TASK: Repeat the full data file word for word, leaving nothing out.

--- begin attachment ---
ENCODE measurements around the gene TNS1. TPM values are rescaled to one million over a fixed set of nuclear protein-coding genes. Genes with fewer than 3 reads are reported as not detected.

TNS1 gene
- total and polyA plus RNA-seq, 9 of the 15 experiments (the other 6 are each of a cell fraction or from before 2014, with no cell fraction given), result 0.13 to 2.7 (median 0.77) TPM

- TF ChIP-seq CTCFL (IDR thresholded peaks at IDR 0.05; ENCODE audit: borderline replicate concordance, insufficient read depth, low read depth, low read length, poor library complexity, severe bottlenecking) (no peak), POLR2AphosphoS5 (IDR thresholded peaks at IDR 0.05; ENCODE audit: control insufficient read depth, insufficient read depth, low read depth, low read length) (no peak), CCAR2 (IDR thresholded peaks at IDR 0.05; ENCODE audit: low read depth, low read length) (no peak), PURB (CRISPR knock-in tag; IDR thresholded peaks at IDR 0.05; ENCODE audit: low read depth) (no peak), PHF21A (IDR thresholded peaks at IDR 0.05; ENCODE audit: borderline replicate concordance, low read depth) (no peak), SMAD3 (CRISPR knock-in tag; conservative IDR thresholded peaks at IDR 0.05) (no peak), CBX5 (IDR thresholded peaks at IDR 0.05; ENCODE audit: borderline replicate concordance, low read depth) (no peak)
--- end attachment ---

ENCODE measurements around the gene TNS1. TPM values are rescaled to one million over a fixed set of nuclear protein-coding genes. Genes with fewer than 3 reads are reported as not detected.

TNS1 gene
- total and polyA plus RNA-seq, 9 of the 15 experiments (the other 6 are each of a cell fraction or from before 2014, with no cell fraction given), result 0.13 to 2.7 (median 0.77) TPM

- TF ChIP-seq CTCFL (IDR thresholded peaks at IDR 0.05; ENCODE audit: borderline replicate concordance, insufficient read depth, low read depth, low read length, poor library complexity, severe bottlenecking) (no peak), POLR2AphosphoS5 (IDR thresholded peaks at IDR 0.05; ENCODE audit: control insufficient read depth, insufficient read depth, low read depth, low read length) (no peak), CCAR2 (IDR thresholded peaks at IDR 0.05; ENCODE audit: low read depth, low read length) (no peak), PURB (CRISPR knock-in tag; IDR thresholded peaks at IDR 0.05; ENCODE audit: low read depth) (no peak), PHF21A (IDR thresholded peaks at IDR 0.05; ENCODE audit: borderline replicate concordance, low read depth) (no peak), SMAD3 (CRISPR knock-in tag; conservative IDR thresholded peaks at IDR 0.05) (no peak), CBX5 (IDR thresholded peaks at IDR 0.05; ENCODE audit: borderline replicate concordance, low read depth) (no peak)